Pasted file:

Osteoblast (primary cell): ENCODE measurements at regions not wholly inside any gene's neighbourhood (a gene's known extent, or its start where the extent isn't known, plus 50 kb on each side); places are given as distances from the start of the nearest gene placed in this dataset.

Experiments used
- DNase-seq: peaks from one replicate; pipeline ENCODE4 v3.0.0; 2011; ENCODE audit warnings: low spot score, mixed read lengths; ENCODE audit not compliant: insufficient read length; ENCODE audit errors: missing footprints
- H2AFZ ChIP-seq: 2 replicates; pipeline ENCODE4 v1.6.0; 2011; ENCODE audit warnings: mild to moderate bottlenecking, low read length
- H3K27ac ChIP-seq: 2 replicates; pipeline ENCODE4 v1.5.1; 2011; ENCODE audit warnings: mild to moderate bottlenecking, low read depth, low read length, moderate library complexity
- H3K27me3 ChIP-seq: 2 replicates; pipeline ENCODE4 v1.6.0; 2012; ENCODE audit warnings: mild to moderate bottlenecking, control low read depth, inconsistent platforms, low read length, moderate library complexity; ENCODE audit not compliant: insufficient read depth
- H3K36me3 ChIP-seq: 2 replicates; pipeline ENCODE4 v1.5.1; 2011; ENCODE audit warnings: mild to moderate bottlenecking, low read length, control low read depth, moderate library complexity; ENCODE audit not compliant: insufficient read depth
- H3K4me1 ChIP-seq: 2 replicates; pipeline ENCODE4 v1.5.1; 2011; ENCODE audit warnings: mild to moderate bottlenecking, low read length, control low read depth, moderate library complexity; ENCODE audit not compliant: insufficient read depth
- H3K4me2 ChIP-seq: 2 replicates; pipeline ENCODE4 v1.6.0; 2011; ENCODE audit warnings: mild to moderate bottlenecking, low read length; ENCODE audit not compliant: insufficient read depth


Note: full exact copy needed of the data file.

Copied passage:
Osteoblast (primary cell): ENCODE measurements at regions not wholly inside any gene's neighbourhood (a gene's known extent, or its start where the extent isn't known, plus 50 kb on each side); places are given as distances from the start of the nearest gene placed in this dataset.

Experiments used
- DNase-seq: peaks from one replicate; pipeline ENCODE4 v3.0.0; 2011; ENCODE audit warnings: low spot score, mixed read lengths; ENCODE audit not compliant: insufficient read length; ENCODE audit errors: missing footprints
- H2AFZ ChIP-seq: 2 replicates; pipeline ENCODE4 v1.6.0; 2011; ENCODE audit warnings: mild to moderate bottlenecking, low read length
- H3K27ac ChIP-seq: 2 replicates; pipeline ENCODE4 v1.5.1; 2011; ENCODE audit warnings: mild to moderate bottlenecking, low read depth, low read length, moderate library complexity
- H3K27me3 ChIP-seq: 2 replicates; pipeline ENCODE4 v1.6.0; 2012; ENCODE audit warnings: mild to moderate bottlenecking, control low read depth, inconsistent platforms, low read length, moderate library complexity; ENCODE audit not compliant: insufficient read depth
- H3K36me3 ChIP-seq: 2 replicates; pipeline ENCODE4 v1.5.1; 2011; ENCODE audit warnings: mild to moderate bottlenecking, low read length, control low read depth, moderate library complexity; ENCODE audit not compliant: insufficient read depth
- H3K4me1 ChIP-seq: 2 replicates; pipeline ENCODE4 v1.5.1; 2011; ENCODE audit warnings: mild to moderate bottlenecking, low read length, control low read depth, moderate library complexity; ENCODE audit not compliant: insufficient read depth
- H3K4me2 ChIP-seq: 2 replicates; pipeline ENCODE4 v1.6.0; 2011; ENCODE audit warnings: mild to moderate bottlenecking, low read length; ENCODE audit not compliant: insufficient read depth